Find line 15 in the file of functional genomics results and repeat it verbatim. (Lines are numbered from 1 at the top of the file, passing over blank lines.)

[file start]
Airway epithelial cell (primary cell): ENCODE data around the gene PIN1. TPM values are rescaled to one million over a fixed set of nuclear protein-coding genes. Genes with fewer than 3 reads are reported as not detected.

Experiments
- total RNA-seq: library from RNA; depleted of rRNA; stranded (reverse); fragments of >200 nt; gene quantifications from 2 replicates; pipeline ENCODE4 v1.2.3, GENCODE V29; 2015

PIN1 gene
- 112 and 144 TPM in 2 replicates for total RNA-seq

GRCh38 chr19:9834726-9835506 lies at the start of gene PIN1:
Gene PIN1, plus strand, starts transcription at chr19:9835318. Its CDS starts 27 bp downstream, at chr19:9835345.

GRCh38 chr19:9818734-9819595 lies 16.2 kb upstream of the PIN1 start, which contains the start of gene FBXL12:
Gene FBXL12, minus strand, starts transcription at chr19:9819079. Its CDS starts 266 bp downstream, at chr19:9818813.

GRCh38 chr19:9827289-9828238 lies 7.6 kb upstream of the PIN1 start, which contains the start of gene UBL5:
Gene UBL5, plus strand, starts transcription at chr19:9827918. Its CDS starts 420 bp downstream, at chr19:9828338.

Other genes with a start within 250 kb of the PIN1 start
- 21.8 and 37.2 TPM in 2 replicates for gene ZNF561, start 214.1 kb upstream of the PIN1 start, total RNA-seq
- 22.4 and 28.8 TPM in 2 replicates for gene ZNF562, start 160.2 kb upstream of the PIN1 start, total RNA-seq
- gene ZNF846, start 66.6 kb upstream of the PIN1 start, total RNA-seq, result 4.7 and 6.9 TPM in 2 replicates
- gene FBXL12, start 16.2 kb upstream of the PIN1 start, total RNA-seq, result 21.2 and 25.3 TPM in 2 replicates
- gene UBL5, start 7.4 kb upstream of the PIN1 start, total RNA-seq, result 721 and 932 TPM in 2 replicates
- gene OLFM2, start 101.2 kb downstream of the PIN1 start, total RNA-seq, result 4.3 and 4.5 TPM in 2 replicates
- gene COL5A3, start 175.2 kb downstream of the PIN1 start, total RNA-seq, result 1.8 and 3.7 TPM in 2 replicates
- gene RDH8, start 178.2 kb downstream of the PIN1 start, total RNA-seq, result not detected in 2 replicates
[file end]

- gene ZNF846, start 66.6 kb upstream of the PIN1 start, total RNA-seq, result 4.7 and 6.9 TPM in 2 replicates